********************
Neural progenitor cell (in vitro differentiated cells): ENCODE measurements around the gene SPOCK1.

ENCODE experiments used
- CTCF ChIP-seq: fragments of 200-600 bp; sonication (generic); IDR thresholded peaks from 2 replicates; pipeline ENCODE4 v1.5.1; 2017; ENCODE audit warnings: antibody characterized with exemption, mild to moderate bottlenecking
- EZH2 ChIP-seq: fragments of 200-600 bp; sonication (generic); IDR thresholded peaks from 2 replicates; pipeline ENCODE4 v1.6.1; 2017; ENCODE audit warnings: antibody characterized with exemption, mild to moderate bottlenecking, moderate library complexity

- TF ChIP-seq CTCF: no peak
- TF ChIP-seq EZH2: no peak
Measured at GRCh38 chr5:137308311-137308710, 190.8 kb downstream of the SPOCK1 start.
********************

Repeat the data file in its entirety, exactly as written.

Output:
Neural progenitor cell (in vitro differentiated cells): ENCODE measurements around the gene SPOCK1.

ENCODE experiments used
- CTCF ChIP-seq: fragments of 200-600 bp; sonication (generic); IDR thresholded peaks from 2 replicates; pipeline ENCODE4 v1.5.1; 2017; ENCODE audit warnings: antibody characterized with exemption, mild to moderate bottlenecking
- EZH2 ChIP-seq: fragments of 200-600 bp; sonication (generic); IDR thresholded peaks from 2 replicates; pipeline ENCODE4 v1.6.1; 2017; ENCODE audit warnings: antibody characterized with exemption, mild to moderate bottlenecking, moderate library complexity

- TF ChIP-seq CTCF: no peak
- TF ChIP-seq EZH2: no peak
Measured at GRCh38 chr5:137308311-137308710, 190.8 kb downstream of the SPOCK1 start.